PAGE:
Harleysville appealed to the Superior Court, which reversed holding the trial court's determination appellant gave Harleysville timely notice of the phantom vehicle was unsupported by the record as the earliest evidence of appellant providing notice was during a February, 2002 independent medical examination. Vanderhoff v. Harleysville Insurance Company, 898 A.2d 1143, unpublished memorandum at 7-9 (Pa. Super. filed March 1, 2006). Additionally, the Superior Court rejected appellant's counter-argument that, under Brakeman v. Potomac Insurance Company, 472 Pa. 66, 371 A.2d 193 (Pa. 1977), even if he failed to provide proper notice to Harleysville, it could not deny him benefits as a result absent demonstrating it suffered prejudice. The court quoted our decision in State Farm Mutual Automobile Insurance Company v. Foster, 585 Pa. 529, 889 A.2d 78 (Pa. 2005), " 'that Brakeman's prejudice requirement is inapplicable to the notice provision of § 1702.'" Vanderhoff, at 9 (quoting Foster, at 82).

[621 Pa. 433] We granted allocatur to address: " Whether an insurance carrier should be required to prove prejudice relative to the late reporting to the carrier of an accident involving an unidentified vehicle when such accident was timely reported to law enforcement officials[.]" Vanderhoff v. Harleysville Insurance Company, 590 Pa. 10, 911 A.2d 917 (Pa. 2006) (per curiam). Following argument, we distinguished Foster and held, consistent with Brakeman, " before an insurer can deny uninsured motorist benefits resulting from an accident involving a phantom vehicle, the insurer must demonstrate prejudice due to the failure of an insured to notify the insurer of the phantom vehicle accident." Vanderhoff v. Harleysville Insurance Company (Vanderhoff I), 606 Pa. 272, 997 A.2d 328, 335 (Pa. 2010).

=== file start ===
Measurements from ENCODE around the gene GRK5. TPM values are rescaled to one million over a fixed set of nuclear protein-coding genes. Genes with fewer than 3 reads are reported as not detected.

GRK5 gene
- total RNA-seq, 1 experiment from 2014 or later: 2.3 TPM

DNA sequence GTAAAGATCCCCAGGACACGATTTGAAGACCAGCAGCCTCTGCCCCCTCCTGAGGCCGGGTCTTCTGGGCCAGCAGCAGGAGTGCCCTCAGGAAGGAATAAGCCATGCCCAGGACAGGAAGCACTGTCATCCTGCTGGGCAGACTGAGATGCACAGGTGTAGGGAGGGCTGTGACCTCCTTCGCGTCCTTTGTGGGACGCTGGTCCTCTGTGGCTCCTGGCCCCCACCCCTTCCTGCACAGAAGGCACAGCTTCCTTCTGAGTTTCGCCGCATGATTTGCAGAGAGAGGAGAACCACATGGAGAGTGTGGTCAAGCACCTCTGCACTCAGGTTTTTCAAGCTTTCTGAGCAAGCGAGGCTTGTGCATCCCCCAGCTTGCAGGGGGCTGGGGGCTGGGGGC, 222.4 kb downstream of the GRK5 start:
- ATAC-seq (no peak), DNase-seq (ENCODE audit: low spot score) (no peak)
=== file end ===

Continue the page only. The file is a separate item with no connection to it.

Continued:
Page 1063

We remanded to the trial court for a determination of whether Harleysville was prejudiced by appellant's late notice.

On remand, in lieu of an opinion analyzing the facts of the case and applicable law, the trial court simply twice filed the following statement, first as an order and, following the filing of a notice of appeal, again as an opinion, adopting appellant's argument:

This matter comes before the Court on the directive of the Supreme Court that Defendant, Harleysville Mutual Insurance Company, in order to deny Plaintiff's claim, must prove actual prejudice to it by reason of Plaintiff's failure to notify it of a " phantom vehicle" (under Plaintiff's uninsured motorist coverage) in a timely manner. The Defendant produced numerous witnesses who opined that had they had an opportunity to investigate sooner, the investigation would have been more complete and effective as witnesses would not disappear and evidence would not disappear.
The Plaintiff, however, while not contesting this claim, takes the position that the Defendant could not show any prejudice in that it was unable to show the result would have been any different even with such a timely investigation.
If delay alone leads to legal prejudice to an insurer, the delay is all the insurer would ever have to show. This could mean thirty-one (31) days after the accident; sixty (60) [621 Pa. 434] days, or two years. No court could determine what would have been found had the investigation been so completed.
If the Defendant's argument is to be enforced, there would be no necessity for showing of prejudice because it would be prejudice ...